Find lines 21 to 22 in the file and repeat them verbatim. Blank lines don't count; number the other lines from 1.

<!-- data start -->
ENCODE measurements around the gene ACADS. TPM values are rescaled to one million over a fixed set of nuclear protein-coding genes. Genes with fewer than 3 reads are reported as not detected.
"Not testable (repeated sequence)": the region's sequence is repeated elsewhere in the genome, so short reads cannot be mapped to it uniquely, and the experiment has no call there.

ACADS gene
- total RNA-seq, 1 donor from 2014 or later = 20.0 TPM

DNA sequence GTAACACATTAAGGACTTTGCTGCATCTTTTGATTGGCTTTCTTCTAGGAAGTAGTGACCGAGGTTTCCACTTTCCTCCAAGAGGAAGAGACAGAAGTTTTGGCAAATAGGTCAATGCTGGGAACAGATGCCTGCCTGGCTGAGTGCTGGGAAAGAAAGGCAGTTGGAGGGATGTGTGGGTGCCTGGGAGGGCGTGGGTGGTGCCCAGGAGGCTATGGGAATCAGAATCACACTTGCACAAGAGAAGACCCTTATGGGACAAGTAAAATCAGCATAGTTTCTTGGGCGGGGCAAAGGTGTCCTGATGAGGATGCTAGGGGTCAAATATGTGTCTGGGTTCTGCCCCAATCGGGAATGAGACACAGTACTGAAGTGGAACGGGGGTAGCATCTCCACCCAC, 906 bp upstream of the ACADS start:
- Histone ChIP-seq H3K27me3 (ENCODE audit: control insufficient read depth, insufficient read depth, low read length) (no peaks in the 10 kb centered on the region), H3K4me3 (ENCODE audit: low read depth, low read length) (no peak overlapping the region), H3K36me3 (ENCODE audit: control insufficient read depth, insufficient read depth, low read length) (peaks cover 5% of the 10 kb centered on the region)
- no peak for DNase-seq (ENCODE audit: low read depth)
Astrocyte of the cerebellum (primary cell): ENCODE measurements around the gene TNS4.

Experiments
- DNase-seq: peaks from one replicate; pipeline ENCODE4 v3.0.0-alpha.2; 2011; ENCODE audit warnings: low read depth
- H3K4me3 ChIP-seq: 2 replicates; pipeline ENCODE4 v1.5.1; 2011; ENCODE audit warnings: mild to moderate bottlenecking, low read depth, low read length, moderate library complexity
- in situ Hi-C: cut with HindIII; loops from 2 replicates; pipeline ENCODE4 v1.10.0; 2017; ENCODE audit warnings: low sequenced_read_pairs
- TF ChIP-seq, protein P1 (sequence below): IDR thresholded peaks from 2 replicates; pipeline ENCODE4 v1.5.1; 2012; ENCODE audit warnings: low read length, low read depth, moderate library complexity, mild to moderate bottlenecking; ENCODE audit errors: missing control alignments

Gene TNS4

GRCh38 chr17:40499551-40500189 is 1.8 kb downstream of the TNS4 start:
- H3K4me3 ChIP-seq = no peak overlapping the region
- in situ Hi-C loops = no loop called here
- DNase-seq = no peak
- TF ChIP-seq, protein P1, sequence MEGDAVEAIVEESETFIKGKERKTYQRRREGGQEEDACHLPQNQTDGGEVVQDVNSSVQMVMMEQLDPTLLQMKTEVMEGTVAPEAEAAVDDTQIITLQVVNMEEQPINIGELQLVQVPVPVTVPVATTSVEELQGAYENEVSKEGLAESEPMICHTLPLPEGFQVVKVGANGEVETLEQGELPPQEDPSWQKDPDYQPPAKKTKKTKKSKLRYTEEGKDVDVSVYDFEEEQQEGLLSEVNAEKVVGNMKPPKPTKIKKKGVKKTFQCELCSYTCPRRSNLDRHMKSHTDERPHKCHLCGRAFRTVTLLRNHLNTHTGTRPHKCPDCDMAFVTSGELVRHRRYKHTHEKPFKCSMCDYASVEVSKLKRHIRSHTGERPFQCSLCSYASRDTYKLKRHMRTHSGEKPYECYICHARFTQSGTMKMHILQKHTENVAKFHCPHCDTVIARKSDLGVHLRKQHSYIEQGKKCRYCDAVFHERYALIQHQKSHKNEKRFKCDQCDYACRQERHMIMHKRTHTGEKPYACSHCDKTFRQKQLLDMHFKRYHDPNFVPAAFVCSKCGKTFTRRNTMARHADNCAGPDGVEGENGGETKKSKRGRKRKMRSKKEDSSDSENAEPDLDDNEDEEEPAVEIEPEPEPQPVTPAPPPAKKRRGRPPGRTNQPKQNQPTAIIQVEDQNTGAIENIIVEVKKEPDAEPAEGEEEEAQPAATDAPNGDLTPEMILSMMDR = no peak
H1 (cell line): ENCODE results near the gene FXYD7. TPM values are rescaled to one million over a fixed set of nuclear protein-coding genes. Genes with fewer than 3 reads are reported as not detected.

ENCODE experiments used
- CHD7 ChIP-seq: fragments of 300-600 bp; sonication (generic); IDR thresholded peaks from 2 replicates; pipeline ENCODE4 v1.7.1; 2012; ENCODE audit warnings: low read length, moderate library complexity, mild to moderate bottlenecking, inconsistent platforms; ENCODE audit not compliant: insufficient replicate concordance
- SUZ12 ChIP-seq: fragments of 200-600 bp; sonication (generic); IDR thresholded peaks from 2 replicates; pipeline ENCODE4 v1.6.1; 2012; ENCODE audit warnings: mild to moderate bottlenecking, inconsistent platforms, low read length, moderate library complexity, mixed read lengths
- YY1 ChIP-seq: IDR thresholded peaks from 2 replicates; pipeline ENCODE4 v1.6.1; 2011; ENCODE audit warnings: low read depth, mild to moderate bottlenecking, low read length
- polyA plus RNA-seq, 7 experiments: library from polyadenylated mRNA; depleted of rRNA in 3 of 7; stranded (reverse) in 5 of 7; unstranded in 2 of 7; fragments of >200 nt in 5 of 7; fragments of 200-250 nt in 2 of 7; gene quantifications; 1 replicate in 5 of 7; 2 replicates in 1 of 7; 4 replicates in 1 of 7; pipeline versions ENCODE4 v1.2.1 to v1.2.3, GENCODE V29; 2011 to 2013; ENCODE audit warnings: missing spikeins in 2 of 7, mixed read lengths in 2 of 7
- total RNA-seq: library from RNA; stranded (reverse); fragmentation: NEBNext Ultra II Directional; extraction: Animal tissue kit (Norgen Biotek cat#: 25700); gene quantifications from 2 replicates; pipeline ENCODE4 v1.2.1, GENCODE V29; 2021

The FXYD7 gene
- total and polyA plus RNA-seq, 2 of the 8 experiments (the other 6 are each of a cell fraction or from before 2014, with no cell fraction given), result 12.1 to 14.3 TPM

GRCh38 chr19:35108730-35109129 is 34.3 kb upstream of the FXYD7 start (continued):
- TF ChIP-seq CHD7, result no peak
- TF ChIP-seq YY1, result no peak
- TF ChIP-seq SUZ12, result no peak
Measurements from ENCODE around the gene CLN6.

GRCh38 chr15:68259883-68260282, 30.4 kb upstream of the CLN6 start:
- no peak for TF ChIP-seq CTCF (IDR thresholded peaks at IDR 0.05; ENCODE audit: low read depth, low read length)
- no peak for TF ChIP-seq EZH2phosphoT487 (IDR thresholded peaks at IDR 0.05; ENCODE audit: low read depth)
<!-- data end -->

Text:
ENCODE experiments used
- CHD7 ChIP-seq: fragments of 300-600 bp; sonication (generic); IDR thresholded peaks from 2 replicates; pipeline ENCODE4 v1.7.1; 2012; ENCODE audit warnings: low read length, moderate library complexity, mild to moderate bottlenecking, inconsistent platforms; ENCODE audit not compliant: insufficient replicate concordance